paths may and usually do cause a worse scenario for the
EMI engineer.
Inside a monitor, cables/wires are used to distribute DC
power, Ground, RGB video signals, synchronization (sync)
signals, deflection currents and various control signals
which depend upon the complexity of the monitor. Looking
at this list, the only intended high frequency signal carriers
are the video cables and possibly the cable that carries the
sync signals (due to the edge speed). There are many types
of cables and wires that can be used to distribute these
signals. They include single wire, twisted pair, shielded
twisted pair, coax, triax, ribbon cable and various versions of
these types. Which type is used depends on EMC design
practice as well as cost and performance requirements.
The three grounding practices that are used are single
point, multi-point and hybrid. These practices can be summarized as follows:
# Single PointÐThe 0V references of all circuits/PCB’s/
assemblies are tied together at only one point on the
# Multi-PointÐThe 0V references of all circuits/PCB’s/assemblies are tied together at various points along a common reference plane or chassis.
# HybridÐA combination of both of the above approaches
is used.
In general, the single point grounding practice works well at
low frequencies because the inductance of the wire used for
the ground connections will not be significant. At high frequencies (l 10 MHz) the multi-point approach is needed to
minimize the effects of the wire inductance. In addition to
connections by wire or straps, inductors can be used to
make low frequency ground connections (and high frequency opens), while capacitors can be used to make HF ground
connections (and low frequency opens). In the CRT monitor, the final ground configuration will most likely be hybrid
due to the wide frequency range of signals used. It is also
important to note that parasitic capacitance will cause HF
ground connections that are not intended in the design.
For more information on these grounding approaches
please consult the references at the end of this article. The
grounding scheme used or options available in a monitor will
vary depending on such factors as cost, performance and
even the system it will be used with. Remember that the
control of signal currents and voltages is important to optimize performance for picture quality as well as EMI. Therefore, the most important thing is to know and understand
how the system ground is set up so that you may tailor your
circuit design to best use the available resources in that
Some of the important attributes of a good ground scheme
1. Low impedance at frequencies of interest.
2. Shortest possible return path to minimize the size of the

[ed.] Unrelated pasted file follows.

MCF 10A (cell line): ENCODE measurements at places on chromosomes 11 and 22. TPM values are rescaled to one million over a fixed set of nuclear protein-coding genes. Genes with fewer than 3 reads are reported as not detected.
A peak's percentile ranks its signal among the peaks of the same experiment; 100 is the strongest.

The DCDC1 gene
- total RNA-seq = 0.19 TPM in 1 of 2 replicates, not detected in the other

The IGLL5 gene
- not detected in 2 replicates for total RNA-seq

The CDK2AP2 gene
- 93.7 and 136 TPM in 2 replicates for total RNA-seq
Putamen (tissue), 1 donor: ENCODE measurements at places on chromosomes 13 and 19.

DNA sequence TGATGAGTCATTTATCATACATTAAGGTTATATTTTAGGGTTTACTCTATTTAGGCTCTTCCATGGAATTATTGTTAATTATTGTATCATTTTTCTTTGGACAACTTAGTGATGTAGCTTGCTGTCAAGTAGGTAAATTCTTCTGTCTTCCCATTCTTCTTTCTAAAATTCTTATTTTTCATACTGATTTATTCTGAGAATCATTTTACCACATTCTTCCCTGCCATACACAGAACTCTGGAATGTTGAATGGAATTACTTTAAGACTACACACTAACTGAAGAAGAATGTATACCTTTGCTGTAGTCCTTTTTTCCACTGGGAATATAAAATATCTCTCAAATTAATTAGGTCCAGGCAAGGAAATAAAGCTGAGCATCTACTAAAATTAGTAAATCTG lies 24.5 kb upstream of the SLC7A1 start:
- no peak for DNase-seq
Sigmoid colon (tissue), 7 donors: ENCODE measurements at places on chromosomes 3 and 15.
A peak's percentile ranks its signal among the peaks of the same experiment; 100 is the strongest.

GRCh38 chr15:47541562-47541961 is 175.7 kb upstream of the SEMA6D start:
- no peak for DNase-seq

current loop.
3. Controlled paths of return currents.
TL/H/12418 – 7
FIGURE 7. Grounding for CRT Arc Protection
Substitution of the knowns leads to:
Due to their long length, cables are one of the primary
sources of EMI. Table III below lists the wavelength, (/4
wavelength and (/20 wavelength of a wire or cable at various
frequencies. The (/20 wavelength is the point where the conductor makes the transition from electrically short to electrically long. At this point the conductor can no longer be
treated as a simple wire, but transmission line effects must
be considered. Notice how short the (/20 wavelength numbers get at the higher frequencies. The (/4 wavelength is
important because that is the point where a conductor is a
good RF transmitter or receiver. When we look at the (/4
wavelength numbers, it is apparent that we really need to
keep high frequency signals and noise from undesired cables. This is not always a simple task. It is of no surprise
then that cables are one of our primary sources of emissions.
TABLE III. Conductor Wavelengths
at Various Frequencies
c A c F 2MHz
c 62.5 c 3002
& 30 mV
This calculation neglects the lengths of the signal trace that
is on the assemblies that this wire connects. As we can see,
this is not very much noise. If we would like 6 dB margin, this
noise level would have to be reduced to 15 mV. I think this
example makes it clear that a small noise level in the wrong
place can cause trouble. One way to keep cables and wiring
clean is to use filters at the I/O’s of the assembly or PCB. If
that is not possible, a twisted pair (only effective for differential noise) or a shielded cable can be used.
This leads to another question; should the shield be grounded at one or both ends? For low frequency shielding,
grounding at one end will do the job. For high frequencies,
grounding at both ends is necessary. If grounding at both
ends causes a low frequency problem, then one end can be